(Host) Education officials will be announcing the results of some state test scores later this week.
But a group of third graders at Deerfield Valley Elementary School in Wilmington may feel left out.
VPR’s Neal Charnoff explains.
(Charnoff) The New England Common Assessment Program tests, or NECAPs, are given each fall to public school students in four states, including Vermont.
The tests are administered by Measured Progess of Dover, New Hampshire.
Apparently, one carton of tests from Deefield Valley Elementary School has gone missing.
According to Prinicipal Rebecca Fillion, Measured Progess won’t exactly say the tests are lost, they just can’t locate them.
So the state has decided to not give the school an Adequate Yearly Progress evaluation this year.
Fillion says that while the NECAPS are important, the school has alternative methods of tracking student progress.
(Fillion) "We realize that its just one piece of a puzzle, its just one level of assessment that we use for students, in order to do a good job educating our kids here at Deerfield Valley, we’re really using lots of assessments."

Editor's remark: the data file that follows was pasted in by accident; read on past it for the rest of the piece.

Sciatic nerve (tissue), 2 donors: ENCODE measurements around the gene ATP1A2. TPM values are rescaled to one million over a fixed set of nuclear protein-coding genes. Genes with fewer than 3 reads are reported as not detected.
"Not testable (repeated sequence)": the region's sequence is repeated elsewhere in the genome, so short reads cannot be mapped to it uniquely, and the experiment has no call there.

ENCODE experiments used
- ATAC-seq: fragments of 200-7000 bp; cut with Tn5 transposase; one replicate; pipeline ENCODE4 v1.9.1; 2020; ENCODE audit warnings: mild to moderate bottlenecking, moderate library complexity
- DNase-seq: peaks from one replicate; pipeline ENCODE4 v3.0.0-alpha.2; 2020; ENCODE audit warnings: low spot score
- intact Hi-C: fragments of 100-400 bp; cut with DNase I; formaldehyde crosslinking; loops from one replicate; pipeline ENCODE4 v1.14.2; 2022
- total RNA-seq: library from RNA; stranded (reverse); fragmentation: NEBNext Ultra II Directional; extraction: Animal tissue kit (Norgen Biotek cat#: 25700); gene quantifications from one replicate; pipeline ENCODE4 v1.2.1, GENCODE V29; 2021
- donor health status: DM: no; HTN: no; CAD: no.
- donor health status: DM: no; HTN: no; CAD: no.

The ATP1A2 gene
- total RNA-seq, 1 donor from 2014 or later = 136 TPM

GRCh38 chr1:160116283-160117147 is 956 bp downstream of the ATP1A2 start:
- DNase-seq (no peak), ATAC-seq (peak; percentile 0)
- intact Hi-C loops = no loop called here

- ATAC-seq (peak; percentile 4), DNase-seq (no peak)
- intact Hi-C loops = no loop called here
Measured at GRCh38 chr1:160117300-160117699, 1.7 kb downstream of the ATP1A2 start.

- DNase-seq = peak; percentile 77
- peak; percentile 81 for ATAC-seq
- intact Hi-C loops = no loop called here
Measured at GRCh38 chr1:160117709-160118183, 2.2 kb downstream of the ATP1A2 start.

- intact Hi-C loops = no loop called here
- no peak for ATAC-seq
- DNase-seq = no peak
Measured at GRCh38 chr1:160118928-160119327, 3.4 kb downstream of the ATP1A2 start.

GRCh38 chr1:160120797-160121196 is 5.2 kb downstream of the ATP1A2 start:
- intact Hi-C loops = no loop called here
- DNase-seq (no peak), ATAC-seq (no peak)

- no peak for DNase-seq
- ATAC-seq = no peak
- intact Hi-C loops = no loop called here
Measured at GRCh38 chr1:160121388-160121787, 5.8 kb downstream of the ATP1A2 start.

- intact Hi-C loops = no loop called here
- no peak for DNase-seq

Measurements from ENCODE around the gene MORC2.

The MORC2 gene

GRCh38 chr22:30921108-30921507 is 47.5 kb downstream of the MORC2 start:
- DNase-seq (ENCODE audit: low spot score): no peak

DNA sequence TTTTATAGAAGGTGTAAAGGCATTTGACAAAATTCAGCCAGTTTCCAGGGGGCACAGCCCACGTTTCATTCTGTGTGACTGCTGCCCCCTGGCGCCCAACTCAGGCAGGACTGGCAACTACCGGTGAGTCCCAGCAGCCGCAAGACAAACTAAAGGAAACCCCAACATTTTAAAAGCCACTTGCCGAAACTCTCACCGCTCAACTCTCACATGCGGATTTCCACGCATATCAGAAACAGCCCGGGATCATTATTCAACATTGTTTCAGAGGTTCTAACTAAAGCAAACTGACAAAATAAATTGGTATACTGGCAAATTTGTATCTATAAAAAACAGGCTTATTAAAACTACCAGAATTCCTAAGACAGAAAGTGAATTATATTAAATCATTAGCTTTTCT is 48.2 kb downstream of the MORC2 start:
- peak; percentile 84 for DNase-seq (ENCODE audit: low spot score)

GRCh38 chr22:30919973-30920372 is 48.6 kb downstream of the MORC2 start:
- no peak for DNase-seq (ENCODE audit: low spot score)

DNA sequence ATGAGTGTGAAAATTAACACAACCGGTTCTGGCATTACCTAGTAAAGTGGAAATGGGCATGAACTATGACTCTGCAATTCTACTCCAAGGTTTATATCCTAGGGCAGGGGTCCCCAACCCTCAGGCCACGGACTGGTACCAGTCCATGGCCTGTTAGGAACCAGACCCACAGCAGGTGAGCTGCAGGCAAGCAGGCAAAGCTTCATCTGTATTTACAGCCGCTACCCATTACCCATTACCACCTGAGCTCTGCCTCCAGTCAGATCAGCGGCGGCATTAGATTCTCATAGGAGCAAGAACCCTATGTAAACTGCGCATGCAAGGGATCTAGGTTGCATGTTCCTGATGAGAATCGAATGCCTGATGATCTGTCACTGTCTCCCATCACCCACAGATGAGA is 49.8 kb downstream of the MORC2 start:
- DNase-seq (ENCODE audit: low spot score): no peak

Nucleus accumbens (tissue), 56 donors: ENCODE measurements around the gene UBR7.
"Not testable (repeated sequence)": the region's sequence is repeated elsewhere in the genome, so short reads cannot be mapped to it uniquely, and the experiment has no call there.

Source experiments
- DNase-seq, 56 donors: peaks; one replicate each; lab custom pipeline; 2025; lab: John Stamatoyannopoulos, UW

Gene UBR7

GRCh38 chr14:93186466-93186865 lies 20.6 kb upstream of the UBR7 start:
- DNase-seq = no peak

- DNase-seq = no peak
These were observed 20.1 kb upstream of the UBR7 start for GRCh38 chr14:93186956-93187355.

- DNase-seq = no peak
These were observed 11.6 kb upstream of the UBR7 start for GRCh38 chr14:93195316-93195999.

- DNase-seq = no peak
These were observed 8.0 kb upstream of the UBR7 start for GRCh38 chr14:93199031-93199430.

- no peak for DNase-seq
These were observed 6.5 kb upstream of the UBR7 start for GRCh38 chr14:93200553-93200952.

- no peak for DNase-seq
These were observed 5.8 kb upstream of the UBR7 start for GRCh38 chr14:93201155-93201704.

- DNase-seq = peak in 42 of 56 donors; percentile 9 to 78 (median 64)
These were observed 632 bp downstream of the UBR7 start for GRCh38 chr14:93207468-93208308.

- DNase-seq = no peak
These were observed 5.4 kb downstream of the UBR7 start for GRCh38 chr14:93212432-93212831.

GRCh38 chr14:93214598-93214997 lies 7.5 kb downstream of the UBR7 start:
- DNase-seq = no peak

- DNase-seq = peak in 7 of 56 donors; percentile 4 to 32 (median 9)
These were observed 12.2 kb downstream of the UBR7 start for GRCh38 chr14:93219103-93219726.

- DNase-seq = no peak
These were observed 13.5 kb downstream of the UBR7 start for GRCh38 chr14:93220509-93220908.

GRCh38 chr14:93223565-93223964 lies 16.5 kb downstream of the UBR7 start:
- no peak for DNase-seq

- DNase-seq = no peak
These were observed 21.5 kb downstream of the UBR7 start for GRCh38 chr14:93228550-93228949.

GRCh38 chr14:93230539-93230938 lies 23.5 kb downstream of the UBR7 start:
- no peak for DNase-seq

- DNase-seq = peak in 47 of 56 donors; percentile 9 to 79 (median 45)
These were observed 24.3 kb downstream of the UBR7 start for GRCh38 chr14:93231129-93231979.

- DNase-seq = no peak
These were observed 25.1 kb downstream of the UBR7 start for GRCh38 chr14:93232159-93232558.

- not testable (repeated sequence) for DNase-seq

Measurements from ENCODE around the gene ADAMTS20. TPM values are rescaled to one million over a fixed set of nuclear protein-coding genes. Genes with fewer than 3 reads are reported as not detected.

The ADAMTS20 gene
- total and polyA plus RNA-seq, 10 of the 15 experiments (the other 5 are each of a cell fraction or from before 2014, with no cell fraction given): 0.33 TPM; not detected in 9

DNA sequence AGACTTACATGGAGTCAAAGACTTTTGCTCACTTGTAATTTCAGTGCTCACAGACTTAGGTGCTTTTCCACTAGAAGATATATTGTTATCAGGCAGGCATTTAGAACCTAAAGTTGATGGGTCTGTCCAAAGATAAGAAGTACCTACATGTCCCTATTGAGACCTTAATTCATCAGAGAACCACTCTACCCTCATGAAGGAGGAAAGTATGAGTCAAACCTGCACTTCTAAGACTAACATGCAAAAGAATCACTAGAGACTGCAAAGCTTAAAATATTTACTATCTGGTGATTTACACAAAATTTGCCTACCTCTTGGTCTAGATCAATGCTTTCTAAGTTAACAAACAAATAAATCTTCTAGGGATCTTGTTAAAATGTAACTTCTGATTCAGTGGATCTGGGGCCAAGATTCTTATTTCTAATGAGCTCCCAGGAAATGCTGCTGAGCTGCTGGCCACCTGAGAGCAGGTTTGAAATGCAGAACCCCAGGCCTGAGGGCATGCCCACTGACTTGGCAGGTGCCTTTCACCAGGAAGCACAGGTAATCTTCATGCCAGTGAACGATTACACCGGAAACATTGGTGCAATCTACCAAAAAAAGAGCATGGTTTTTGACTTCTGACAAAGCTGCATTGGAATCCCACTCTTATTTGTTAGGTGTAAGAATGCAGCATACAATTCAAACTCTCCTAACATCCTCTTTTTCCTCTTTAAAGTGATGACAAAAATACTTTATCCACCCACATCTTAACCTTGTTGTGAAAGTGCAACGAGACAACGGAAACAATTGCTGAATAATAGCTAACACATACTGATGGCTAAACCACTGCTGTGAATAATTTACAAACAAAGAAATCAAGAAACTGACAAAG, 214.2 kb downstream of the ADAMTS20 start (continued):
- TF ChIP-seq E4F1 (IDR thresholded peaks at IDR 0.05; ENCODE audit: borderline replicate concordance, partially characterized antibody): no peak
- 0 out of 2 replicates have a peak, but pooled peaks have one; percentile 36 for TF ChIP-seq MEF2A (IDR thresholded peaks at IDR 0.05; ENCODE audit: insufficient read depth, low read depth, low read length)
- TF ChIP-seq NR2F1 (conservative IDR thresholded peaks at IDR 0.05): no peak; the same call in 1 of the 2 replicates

(Host) The Commissioner of Education, Armando Vilaseca, has sent a letter to parents explaining what happened.
Fillion says she hasn’t yet heard from any parents, but the third graders have expressed some disappointment.
(Fillion) "Of course they’re bummed because it is three days worth of testing, and that’s a lot for them, so Measured Progress was really kind to make a donation to our school library, and the third-graders were excited to find out that I was going to employ them to help me pick some books for our library."
(Charnoff) Fillion says that while there will be no immediate impact, she is concerned that the missing scores will make it difficult to track student progress down the road.
For VPR News, I’m Neal Charnoff.